FTX Collapse vs Wells Fargo Debaucle
While most of the world is focusing on the crypto drama, there are much larger financial fiascos that seemingly go unnoticed in comparison. Brad Garlinghouse, CEO of Ripple Labs is speaking out.
Garlinghouse says that there is a wildly disproportionate amount of attention directed at the collapse of crypto exchange FTX compared to banking giant Wells Fargo, which just paid $3.7 billion in fines for mismanaging customer funds.
“The world is (appropriately) outraged by SBF and FTX’s fraud, but when Wells Fargo mismanages billions in customer funds as well, it’s barely a blip on the radar. Food for thought…”
Wells Fargo was charged by the Consumer Finance Protection Board (CFPB) with mismanaging funds relating to auto loans, mortgages and deposit accounts.
Says CFPB Director Rohit Chopra.
“Wells Fargo’s rinse-repeat cycle of violating the law has harmed millions of American families. The CFPB is ordering Wells Fargo to refund billions of dollars to consumers across the country. This is an important initial step for accountability and long-term reform of this repeat offender.”
On top of the big 10-figure fine, the CFPB also ordered Wells Fargo to “stop charging surprise overdraft fees” and make changes to certain aspects of its policies on auto loans.
Garlinghouse has spoken out in the past about what he says is unreasonable scrutiny of the crypto industry. Earlier this week, he criticized U.S. Securities and Exchange Commission (SEC) Chair Gary Gensler for his lack of foresight on the collapse of FTX and its former CEO, Sam Bankman-Fried.
The Ripple CEO said it was “shameful” that Gensler, who often lectures crypto firms on regulatory compliance, failed to see the FTX disaster coming despite having multiple personal meetings with Bankman-Fried.
“It’s ridiculous and frankly shameful that Chair Gensler was touting the SEC’s enforcement actions as the ‘cop on the beat,’ yet (per public reports) MET with [Sam Bankman-Fried] multiple times, but was caught completely flat-footed when the alleged fraud finally came to light.”
Twitter Users Chime In on Ripple CEO Scathing Assessment of Wells Fargo Case
Garlinghouse’s criticism of the lack of attention directed towards Wells Fargo for its misdeeds garnered varied responses from Twitter observers. Although few questioned the meaning behind his verbal attack, a majority supported the Ripple CEO’s assessment of the Wells Fargo case. This majority support included insisting that relevant authorities should have extended the same FTX treatment to the prominent bank. In addition, some other users pointed out that the system favored traditional banking and finance over crypto-focused operations. Yet still, a few users also addressed the perceived double standard as proof that traditional banks’ own and control the government.’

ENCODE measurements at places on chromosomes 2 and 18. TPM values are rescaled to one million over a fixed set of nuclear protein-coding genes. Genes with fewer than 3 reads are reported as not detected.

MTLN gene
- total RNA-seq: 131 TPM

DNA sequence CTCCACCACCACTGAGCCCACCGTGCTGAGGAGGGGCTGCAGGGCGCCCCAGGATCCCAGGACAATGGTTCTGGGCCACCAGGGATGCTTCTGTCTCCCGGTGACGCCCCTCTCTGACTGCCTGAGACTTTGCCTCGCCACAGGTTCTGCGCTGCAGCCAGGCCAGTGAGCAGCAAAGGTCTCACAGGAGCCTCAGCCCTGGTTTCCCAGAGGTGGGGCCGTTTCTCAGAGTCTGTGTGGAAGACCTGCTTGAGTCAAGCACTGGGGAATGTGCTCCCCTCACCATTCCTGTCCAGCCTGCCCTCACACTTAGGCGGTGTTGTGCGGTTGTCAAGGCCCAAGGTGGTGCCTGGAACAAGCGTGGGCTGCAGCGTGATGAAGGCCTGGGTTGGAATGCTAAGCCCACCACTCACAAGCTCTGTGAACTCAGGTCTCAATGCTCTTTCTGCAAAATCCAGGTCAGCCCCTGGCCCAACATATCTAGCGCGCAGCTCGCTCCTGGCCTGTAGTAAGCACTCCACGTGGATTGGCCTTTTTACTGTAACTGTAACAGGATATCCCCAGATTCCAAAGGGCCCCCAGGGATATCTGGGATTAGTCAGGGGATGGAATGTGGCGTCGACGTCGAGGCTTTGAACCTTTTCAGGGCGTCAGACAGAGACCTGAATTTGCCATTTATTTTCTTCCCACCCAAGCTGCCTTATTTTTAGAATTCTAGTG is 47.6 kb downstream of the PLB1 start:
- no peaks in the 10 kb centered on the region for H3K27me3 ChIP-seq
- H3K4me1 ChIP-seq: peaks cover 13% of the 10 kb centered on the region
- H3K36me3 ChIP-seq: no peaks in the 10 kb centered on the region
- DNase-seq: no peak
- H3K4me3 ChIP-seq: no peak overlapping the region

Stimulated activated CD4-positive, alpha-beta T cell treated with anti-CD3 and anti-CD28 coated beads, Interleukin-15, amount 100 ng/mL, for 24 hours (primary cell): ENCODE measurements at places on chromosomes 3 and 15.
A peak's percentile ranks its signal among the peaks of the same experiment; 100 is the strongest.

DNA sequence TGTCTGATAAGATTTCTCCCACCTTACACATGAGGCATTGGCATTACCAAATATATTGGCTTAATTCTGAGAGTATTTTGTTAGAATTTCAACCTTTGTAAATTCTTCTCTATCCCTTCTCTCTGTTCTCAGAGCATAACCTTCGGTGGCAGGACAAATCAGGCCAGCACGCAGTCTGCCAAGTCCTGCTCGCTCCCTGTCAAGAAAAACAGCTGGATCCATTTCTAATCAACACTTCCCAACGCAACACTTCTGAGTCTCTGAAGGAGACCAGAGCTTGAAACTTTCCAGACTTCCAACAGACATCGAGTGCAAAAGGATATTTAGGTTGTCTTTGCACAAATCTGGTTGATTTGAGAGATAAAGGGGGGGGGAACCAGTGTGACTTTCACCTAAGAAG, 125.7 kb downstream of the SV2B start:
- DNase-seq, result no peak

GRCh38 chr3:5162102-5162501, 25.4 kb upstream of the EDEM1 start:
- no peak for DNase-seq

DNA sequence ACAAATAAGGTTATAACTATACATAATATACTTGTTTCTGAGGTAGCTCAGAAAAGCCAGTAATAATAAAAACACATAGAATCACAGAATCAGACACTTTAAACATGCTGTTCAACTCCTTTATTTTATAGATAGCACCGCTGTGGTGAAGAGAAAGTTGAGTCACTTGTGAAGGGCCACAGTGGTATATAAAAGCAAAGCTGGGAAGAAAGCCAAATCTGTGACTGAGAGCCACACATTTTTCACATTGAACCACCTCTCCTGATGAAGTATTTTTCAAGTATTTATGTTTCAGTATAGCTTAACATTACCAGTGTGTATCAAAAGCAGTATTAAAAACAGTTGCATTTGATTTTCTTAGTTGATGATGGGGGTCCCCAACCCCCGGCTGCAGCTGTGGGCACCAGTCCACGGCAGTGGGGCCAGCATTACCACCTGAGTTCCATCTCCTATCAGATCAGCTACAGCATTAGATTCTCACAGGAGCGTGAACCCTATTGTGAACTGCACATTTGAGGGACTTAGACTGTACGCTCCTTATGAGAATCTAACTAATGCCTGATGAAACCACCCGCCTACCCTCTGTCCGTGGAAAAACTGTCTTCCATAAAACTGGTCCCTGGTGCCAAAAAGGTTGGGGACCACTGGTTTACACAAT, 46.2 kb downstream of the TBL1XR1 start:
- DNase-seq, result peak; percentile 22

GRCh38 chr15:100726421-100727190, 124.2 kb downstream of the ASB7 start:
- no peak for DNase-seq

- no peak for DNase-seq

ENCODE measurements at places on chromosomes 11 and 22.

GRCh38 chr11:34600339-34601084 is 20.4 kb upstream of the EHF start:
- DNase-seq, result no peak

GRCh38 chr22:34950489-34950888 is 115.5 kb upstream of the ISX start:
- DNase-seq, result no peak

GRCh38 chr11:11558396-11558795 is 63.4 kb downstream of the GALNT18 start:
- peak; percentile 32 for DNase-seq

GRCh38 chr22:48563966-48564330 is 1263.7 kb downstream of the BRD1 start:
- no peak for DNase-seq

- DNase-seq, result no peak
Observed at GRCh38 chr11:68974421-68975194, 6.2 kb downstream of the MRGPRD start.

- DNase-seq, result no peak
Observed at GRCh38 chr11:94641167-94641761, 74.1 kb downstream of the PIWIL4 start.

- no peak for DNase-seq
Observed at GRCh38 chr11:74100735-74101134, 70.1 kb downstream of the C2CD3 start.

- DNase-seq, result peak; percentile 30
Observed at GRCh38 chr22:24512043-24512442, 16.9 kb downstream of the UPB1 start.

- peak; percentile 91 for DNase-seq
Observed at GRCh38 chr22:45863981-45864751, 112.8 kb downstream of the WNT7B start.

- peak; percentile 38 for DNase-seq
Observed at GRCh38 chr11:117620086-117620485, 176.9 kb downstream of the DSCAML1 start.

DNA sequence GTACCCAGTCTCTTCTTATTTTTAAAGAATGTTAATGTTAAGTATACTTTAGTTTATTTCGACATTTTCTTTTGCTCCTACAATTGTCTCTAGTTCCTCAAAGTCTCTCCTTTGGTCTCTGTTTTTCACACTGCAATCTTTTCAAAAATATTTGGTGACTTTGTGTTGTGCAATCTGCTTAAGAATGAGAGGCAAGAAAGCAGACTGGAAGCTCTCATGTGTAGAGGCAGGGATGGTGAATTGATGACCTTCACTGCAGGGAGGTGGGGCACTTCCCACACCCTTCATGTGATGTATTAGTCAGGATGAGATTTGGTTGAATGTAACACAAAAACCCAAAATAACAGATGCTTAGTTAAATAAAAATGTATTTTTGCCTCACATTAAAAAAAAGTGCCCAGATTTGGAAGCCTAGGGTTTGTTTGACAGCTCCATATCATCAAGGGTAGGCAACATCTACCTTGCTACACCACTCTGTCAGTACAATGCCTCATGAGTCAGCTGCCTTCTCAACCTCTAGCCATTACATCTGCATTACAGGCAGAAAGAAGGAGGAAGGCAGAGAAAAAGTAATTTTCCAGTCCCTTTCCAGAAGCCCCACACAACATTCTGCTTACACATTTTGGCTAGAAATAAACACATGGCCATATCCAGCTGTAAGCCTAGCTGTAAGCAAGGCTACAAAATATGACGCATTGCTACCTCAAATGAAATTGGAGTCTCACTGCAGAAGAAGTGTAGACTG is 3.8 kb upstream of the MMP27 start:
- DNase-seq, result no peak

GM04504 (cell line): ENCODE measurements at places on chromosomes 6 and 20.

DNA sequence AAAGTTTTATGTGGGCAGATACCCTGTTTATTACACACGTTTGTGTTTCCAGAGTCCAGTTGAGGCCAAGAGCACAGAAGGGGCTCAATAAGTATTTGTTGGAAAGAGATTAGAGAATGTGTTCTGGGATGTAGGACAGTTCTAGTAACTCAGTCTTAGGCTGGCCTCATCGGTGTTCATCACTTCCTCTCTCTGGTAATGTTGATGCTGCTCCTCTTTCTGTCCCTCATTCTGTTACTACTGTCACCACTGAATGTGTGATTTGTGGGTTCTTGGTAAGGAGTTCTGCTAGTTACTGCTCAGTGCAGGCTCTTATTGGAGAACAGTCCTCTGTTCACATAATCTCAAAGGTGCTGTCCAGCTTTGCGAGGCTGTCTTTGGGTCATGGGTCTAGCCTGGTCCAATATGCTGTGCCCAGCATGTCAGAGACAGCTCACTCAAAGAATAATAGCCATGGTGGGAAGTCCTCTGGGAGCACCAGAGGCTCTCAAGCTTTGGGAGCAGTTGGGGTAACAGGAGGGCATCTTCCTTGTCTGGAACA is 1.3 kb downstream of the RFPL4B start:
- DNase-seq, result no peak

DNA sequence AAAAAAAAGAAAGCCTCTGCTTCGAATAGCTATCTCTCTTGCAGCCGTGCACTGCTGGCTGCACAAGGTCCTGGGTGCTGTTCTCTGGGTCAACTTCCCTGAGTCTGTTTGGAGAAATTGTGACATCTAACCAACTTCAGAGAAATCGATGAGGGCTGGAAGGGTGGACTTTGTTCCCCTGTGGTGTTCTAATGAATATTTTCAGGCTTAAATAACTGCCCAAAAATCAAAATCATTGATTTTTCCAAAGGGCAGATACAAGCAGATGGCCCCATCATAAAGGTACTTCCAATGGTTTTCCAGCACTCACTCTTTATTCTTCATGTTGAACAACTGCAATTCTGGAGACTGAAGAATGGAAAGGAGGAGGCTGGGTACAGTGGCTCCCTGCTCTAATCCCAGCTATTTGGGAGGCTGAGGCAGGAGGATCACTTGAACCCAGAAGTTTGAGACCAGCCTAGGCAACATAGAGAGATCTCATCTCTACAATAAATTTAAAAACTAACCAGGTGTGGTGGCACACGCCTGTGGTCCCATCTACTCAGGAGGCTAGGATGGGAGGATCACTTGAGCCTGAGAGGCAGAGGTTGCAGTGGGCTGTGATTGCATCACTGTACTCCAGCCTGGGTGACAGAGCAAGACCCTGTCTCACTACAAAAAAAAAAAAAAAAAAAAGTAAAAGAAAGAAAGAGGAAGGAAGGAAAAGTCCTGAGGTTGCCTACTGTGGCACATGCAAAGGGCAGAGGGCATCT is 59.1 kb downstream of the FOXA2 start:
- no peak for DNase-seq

Recap of the Latest Wells Fargo Case
Two days ago, the United States Consumer Financial Protection Bureau (CFPB) demanded that Wells Fargo pay a $3.7 billion fine. According to the consumer protection agency, Wells Fargo committed widespread mismanagement of auto loans, mortgages, and deposit loans. The CFPB also alleged that the San Francisco-based bank’s unethical conduct resulted in billions of dollars in financial harm to clients. This mismanagement also resulted in the wrongful foreclosure of homes and illegal repossession of vehicles, to name a few.
The CFPB’s hefty fine comprised over $2 billion in consumer redress and a $1.7 billion civil penalty.
Weighing in on Wells Fargo’s unlawful systematic fees and interest charges on its customers, CFPB Director Rohit Chopra stated:
“Wells Fargo’s rinse-repeat cycle of violating the law has harmed millions of American families. The CFPB is ordering Wells Fargo to refund billions of dollars to consumers across the country.”
In addition, Chopra suggested that this incident was not the first time the banking giant would violate the law. As he put it, “this is an important initial step for accountability and long-term reform of this repeat offender.”
According to reports, there are 16 million customers affected in the latest Wells Fargo case.
Previous Wells Fargo Infraction
In 2016, the multinational bank and financial services platform also received a $185 million fine from the CFPB. At the time, the agency accused Wells Fargo of creating countless fraudulent savings accounts for its customers without their consent. By 2020, the banking giant agreed to pay $3 billion to resolve all liabilities pertaining to the case.
Featured Image: Shutterstock/Volodimir Zozulinskyi
Disclaimer: Although the material contained in this website was prepared based on information from public and private sources that EcomiCrush.com believes to be reliable, no representation, warranty or undertaking, stated or implied, is given as to the accuracy of the information contained herein, and EcomiCrush.com expressly disclaims any liability for the accuracy and completeness of the information contained in this website.